EU – European Commission Creates Code of Conduct for Mobile Health Apps

The European Commission has formally submitted a code of conduct to the Article 29 Working Party to increase privacy capabilities on mobile health apps. The code has been handed in for comments, and once approved, app developers can voluntarily commit to them. The European Commission code is based on EU data protection legislation, and aims to raise awareness for all parties, including small and medium enterprises as well as individual developers who may not have legal teams on hand, and “increase compliance at the EU level for app developers.” The code covers numerous issues, including user consent, purpose limitation, privacy by design and default, and data security. The European Commission also covered advertising within mHealth apps, disclosing data to third parties, children’s privacy, and data transfers. [Telecompaper] [Press Release] [Public Consultation]

EU – EDPS Announces New Accountability Initiative

European Data Protection Supervisor Giovanni Buttarelli announced a new accountability initiative to help EU bodies transition to the General Data Protection Regulation. The EDPS started working on a project to enhance accountability in data processing in 2015, when the agency examined itself as an institution. “We developed a specific tool to ensure and demonstrate our accountability as an organisation, to plan and to keep track of related actions. This document consists of a set of questions for the supervisors, the director, the staff responsible for managing processing operations and our data protection officer,” Buttarelli wrote in a blog post. “This year, we aim to visit — and have already started — small, medium, and large EU bodies to explain the new obligations,” he continued, adding, “As part of our efforts … we will recommend our accountability document during these visits and suggest that they tailor it to suit their specific needs.” [EDPS Blog Post]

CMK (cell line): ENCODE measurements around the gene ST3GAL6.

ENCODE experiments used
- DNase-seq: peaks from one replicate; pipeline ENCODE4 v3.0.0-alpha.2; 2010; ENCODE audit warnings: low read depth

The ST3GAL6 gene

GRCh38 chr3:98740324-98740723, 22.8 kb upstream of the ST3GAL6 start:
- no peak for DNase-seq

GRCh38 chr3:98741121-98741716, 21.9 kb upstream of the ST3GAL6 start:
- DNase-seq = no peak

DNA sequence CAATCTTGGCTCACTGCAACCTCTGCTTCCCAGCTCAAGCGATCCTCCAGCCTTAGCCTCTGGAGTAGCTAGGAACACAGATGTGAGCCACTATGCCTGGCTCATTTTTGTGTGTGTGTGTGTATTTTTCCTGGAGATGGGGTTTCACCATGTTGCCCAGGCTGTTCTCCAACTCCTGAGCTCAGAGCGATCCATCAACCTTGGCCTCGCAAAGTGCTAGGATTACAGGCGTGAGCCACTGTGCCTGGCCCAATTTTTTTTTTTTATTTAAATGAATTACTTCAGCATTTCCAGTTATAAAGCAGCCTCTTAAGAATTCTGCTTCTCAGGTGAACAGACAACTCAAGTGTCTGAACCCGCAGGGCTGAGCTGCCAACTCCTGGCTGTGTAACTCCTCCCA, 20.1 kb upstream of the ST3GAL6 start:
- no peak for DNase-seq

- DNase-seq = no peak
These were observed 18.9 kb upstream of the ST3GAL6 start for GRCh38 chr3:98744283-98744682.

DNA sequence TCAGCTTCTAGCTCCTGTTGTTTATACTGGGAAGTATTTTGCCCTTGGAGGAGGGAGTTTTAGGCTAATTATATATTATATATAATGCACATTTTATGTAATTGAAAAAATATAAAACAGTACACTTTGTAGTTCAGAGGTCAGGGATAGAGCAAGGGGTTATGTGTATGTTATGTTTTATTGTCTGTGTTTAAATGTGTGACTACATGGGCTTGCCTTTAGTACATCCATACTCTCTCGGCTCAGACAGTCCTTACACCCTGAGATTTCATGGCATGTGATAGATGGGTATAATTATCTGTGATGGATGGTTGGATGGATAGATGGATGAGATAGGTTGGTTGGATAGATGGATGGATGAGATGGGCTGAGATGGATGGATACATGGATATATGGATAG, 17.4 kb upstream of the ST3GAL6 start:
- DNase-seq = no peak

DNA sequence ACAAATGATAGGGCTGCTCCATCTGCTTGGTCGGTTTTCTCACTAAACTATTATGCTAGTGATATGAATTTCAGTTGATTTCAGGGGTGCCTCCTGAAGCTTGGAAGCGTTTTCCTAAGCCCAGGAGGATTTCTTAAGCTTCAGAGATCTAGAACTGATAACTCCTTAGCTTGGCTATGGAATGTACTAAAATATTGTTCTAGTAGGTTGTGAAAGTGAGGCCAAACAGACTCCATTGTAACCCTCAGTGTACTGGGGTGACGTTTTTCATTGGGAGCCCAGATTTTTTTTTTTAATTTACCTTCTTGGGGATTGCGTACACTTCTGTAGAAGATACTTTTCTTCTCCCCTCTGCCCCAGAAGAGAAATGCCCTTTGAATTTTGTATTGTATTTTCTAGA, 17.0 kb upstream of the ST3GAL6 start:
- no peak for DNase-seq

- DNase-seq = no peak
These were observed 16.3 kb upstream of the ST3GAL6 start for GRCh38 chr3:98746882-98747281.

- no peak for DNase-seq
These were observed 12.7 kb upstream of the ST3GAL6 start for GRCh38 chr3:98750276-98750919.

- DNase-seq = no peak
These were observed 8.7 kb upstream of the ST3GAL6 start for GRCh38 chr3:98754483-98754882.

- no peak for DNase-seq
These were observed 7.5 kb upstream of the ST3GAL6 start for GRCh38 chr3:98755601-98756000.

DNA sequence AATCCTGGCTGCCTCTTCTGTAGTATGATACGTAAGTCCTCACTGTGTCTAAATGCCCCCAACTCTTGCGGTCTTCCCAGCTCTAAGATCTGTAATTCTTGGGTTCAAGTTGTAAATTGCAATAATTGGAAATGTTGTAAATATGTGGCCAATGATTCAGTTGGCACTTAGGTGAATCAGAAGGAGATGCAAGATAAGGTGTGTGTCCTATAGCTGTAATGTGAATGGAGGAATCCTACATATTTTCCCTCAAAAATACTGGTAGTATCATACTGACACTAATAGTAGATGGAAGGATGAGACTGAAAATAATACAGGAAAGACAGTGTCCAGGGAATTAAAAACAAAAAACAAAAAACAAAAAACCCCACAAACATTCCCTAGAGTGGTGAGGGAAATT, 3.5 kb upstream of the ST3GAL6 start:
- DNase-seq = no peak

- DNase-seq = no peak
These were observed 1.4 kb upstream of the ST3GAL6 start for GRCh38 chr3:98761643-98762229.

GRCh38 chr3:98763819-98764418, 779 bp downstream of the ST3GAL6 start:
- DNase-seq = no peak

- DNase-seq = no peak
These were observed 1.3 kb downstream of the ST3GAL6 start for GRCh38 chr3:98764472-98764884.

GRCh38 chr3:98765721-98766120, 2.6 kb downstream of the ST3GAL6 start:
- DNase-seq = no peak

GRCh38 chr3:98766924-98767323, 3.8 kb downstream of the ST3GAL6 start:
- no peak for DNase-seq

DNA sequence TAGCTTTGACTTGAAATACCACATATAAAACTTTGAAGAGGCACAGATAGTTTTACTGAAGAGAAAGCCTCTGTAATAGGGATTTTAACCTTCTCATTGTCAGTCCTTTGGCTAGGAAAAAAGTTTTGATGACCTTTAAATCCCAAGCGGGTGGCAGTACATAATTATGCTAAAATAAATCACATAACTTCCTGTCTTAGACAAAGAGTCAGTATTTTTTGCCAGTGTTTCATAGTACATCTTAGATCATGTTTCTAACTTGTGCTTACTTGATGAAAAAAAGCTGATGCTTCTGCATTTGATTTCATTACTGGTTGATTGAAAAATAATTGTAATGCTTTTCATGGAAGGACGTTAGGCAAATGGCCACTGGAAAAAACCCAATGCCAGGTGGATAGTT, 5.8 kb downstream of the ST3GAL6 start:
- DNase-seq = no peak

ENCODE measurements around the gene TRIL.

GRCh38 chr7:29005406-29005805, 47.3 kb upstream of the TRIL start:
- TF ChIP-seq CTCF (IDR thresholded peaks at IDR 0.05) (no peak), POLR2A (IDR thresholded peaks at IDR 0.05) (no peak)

WW – Facebook is Using Your Phone to Listen to Everything You Say: Professor

Facebook admits to using people’s microphones to listen to what they say, but they claim this is somehow a good thing. Kelli Burns, mass communication professor at the University of South Florida claims to have tested devices running the Facebook mobile app, and found that all of them are listening to everything you say, providing customized ads based on what you are saying. “I’m really interested in going on an African safari. I think it’d be wonderful to ride in one of those jeeps,” she said out loud with her phone in hand. According to the NBC report, less than a minute later, the first story in her Facebook feed was about a safari. And a car ad soon appeared on her page – go figure. Of course, this is not scientific evidence at this point, but Burns is not one to shun. Before becoming an academic, she spent seven years in corporate marketing and is a well-known figure in social media circles. Facebook didn’t deny the claims. Instead, it admitted that it picks up sounds from users, but said that it only does this to recommend they post things on Facebook. It’s not the first time Facebook has come under fire for something like this. Last years it was also accused of the same thing, and they said at the time that users had to turn their microphone on in order for this to work. But now, the microphone is on by default, so this does seem to confirm that Facebook is listening to you. [zmescience.com]